After his Vancouver screening, we wanted to catch up Coban Beutelstetter, a previous Lift-Off award winner, to talk about his film Still Waters and his experiences in the film industry.
Interview by Bailey Schafer
Let’s start with where did you learn to make films? Tell me a little bit about your backstory.
Thing is, I knew I wanted to be a film director when I was 15. As soon as I got my diploma from high school I went to a university to do a licence for movies. From there I started to work as an editor for a production company, because they offered me the job as I was 21. I was an editor for this company, but I was also an assistant film director. So this is how I learned all the technical stuff, I would say. But I would say the best learning for me, was to watch films. Watching films is the best, and when you have the desire to create films, you try to analyze, see how it works, why did they do that? They’ve chosen this shot, you try to figure it out and to get into the mind of the film director, the ones that you like. Yeah I think that’s the best way to learn. You have to watch different kinds of films, from all over the world.
How did you hear about Lift-off Film Festival and what’s your experience with us in the past?
As I said, I am an editor, also. I worked on a short film The Way of Tea (Les fremissements du the), Directed by Marc Fouchard. So this film won a prize at Lift-off, And then it went to London for the Season awards, and it won again different prizes. We won Best Cinematography and Best Editing, that was for me. This is how I learned about them, so when I finished my short film I just sent it to them. And I’ve chosen Vancouver because I have friends here, so they are all really happy to see it and I really insisted that they wait to see it on a big screen and not on their laptops. *Laughs*
What inspired your film? What made you want to tell that story?
It’s a mix of different events, I would say. The original idea came from a basic chat I had with a friend of mine in Los Angeles, for a film festival actually, and I was trying to translate a french expression which is “il faut se méfier de l’eau qui dort”. Meaning still waters run deep. I just thought that Still Waters was a great title. So I just kept that on my mind, and then I started with the lake, and what could I write, around the lake? A year before I had lost my mom, so I was in the process of the loss of someone. I think it was like a mix of this and I really wanted to do a film that has like a thriller mood, but is not a thriller. A drama that has some entertainment with the thriller elements. Because I like when the genres are mixed together. I think it’s better to entertain the audience.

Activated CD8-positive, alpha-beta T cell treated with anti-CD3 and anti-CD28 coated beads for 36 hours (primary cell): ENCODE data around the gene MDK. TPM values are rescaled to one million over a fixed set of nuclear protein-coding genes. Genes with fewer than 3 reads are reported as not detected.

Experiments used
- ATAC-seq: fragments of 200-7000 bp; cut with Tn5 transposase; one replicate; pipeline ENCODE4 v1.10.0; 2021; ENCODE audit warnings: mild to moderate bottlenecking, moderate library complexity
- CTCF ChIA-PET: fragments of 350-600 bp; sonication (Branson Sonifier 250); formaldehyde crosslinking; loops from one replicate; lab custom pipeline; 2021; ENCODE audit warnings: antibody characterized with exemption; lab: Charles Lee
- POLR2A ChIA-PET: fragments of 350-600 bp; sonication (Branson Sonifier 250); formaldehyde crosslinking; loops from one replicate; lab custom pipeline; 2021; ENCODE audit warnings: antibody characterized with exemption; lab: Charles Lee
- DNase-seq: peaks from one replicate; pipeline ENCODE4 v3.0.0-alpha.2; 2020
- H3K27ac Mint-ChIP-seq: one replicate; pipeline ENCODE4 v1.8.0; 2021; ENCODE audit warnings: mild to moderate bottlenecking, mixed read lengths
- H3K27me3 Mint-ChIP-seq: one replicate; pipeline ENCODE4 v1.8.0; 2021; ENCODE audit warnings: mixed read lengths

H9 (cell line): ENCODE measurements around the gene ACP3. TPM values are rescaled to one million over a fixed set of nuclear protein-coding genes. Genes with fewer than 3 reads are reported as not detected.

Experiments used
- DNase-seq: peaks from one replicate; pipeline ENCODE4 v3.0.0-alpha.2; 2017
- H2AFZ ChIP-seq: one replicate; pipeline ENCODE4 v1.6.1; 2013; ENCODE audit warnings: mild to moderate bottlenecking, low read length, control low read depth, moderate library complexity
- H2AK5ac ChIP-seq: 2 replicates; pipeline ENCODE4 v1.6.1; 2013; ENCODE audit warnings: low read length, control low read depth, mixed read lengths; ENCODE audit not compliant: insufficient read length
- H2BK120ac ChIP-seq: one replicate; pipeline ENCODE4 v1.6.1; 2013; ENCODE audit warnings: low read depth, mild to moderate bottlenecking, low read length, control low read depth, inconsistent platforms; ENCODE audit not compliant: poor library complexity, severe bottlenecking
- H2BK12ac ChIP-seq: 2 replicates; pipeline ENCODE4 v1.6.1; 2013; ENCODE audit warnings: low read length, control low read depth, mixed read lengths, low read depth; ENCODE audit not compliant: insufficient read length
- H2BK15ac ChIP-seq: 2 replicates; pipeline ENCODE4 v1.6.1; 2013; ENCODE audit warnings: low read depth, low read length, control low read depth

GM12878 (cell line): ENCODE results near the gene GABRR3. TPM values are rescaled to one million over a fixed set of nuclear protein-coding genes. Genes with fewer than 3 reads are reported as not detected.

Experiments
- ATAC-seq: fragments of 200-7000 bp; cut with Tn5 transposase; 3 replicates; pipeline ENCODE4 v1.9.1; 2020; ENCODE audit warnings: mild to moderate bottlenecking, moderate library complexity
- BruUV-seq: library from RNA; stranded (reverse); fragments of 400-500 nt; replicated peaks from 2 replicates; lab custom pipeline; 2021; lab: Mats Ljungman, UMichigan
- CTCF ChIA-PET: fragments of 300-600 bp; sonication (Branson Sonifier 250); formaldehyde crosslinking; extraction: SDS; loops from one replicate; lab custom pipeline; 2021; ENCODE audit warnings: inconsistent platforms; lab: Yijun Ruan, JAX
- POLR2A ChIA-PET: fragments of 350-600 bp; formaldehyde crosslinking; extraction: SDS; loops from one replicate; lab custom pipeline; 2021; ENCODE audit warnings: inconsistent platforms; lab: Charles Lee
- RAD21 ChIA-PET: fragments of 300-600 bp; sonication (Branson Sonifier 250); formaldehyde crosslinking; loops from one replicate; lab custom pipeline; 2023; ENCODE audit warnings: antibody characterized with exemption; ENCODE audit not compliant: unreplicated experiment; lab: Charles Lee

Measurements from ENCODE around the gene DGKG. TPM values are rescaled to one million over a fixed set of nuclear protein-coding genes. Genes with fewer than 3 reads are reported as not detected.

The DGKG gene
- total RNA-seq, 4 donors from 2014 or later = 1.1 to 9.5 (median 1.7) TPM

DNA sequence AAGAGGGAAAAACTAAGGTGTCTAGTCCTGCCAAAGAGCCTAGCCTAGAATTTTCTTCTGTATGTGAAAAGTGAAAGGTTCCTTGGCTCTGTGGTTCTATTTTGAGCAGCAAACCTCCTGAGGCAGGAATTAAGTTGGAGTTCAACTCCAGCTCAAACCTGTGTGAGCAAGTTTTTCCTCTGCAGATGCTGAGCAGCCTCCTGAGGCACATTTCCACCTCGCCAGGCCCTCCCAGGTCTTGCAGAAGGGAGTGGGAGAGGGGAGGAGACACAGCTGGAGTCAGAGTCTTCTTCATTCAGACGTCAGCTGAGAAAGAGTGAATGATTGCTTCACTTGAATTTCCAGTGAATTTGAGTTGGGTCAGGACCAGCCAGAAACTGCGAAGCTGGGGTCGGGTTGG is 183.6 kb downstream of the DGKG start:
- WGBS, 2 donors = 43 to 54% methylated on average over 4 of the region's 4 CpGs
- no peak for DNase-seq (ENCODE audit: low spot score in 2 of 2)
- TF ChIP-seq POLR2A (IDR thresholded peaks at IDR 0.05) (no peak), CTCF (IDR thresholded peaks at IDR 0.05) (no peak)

So that’s kind of how that dream sequence came about?
Yes! Exactly! And my biggest influence for this movie was Take Shelter from Jeff Nichols. I thought it was a masterpiece.
The movie was shot in a really awesome location, how did you find it?
Actually I got really lucky on this one because I was looking for places in the Alps, in France, the film is located in the Alps. I went out to dinner with friends and someone that I didn’t know said he had a family house over there. He showed me pictures of the place and gave me the keys for the location scouting. When I saw the house and the lake, I knew it was it. The location is beautiful. It’s called Lac du Bourget, it’s near Annecy which is a really famous city in France in the Alps for skiing. It was really nice from him to let me shoot at his place for one week, and for free.
So I couldn’t help but notice the credits for your film were probably the longest out of all the films we saw, how did you go about building that massive team?